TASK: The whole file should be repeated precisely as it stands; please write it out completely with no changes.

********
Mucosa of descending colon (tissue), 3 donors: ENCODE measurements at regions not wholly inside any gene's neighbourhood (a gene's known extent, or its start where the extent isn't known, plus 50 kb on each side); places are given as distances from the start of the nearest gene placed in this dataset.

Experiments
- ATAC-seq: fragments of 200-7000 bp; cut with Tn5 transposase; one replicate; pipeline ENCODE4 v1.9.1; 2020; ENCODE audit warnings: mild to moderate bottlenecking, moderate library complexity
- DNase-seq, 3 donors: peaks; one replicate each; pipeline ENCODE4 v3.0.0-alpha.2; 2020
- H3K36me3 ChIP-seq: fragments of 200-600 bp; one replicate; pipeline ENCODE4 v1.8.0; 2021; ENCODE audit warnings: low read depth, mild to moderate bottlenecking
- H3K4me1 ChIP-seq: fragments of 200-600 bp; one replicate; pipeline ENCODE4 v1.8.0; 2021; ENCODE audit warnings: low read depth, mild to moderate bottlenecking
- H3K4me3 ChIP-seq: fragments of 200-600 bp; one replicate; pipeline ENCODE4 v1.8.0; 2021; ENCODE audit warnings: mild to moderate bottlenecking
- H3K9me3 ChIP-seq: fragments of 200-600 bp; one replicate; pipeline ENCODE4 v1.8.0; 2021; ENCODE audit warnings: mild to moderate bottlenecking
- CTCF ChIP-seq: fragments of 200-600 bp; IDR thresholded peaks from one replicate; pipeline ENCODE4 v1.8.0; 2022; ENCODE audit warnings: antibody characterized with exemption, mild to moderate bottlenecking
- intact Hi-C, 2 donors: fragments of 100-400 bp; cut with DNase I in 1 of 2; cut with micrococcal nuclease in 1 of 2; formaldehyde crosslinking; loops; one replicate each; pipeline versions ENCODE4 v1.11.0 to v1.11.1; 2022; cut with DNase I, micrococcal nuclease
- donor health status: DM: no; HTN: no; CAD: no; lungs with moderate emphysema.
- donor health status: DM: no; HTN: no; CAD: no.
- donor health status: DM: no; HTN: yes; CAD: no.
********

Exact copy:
Mucosa of descending colon (tissue), 3 donors: ENCODE measurements at regions not wholly inside any gene's neighbourhood (a gene's known extent, or its start where the extent isn't known, plus 50 kb on each side); places are given as distances from the start of the nearest gene placed in this dataset.

Experiments
- ATAC-seq: fragments of 200-7000 bp; cut with Tn5 transposase; one replicate; pipeline ENCODE4 v1.9.1; 2020; ENCODE audit warnings: mild to moderate bottlenecking, moderate library complexity
- DNase-seq, 3 donors: peaks; one replicate each; pipeline ENCODE4 v3.0.0-alpha.2; 2020
- H3K36me3 ChIP-seq: fragments of 200-600 bp; one replicate; pipeline ENCODE4 v1.8.0; 2021; ENCODE audit warnings: low read depth, mild to moderate bottlenecking
- H3K4me1 ChIP-seq: fragments of 200-600 bp; one replicate; pipeline ENCODE4 v1.8.0; 2021; ENCODE audit warnings: low read depth, mild to moderate bottlenecking
- H3K4me3 ChIP-seq: fragments of 200-600 bp; one replicate; pipeline ENCODE4 v1.8.0; 2021; ENCODE audit warnings: mild to moderate bottlenecking
- H3K9me3 ChIP-seq: fragments of 200-600 bp; one replicate; pipeline ENCODE4 v1.8.0; 2021; ENCODE audit warnings: mild to moderate bottlenecking
- CTCF ChIP-seq: fragments of 200-600 bp; IDR thresholded peaks from one replicate; pipeline ENCODE4 v1.8.0; 2022; ENCODE audit warnings: antibody characterized with exemption, mild to moderate bottlenecking
- intact Hi-C, 2 donors: fragments of 100-400 bp; cut with DNase I in 1 of 2; cut with micrococcal nuclease in 1 of 2; formaldehyde crosslinking; loops; one replicate each; pipeline versions ENCODE4 v1.11.0 to v1.11.1; 2022; cut with DNase I, micrococcal nuclease
- donor health status: DM: no; HTN: no; CAD: no; lungs with moderate emphysema.
- donor health status: DM: no; HTN: no; CAD: no.
- donor health status: DM: no; HTN: yes; CAD: no.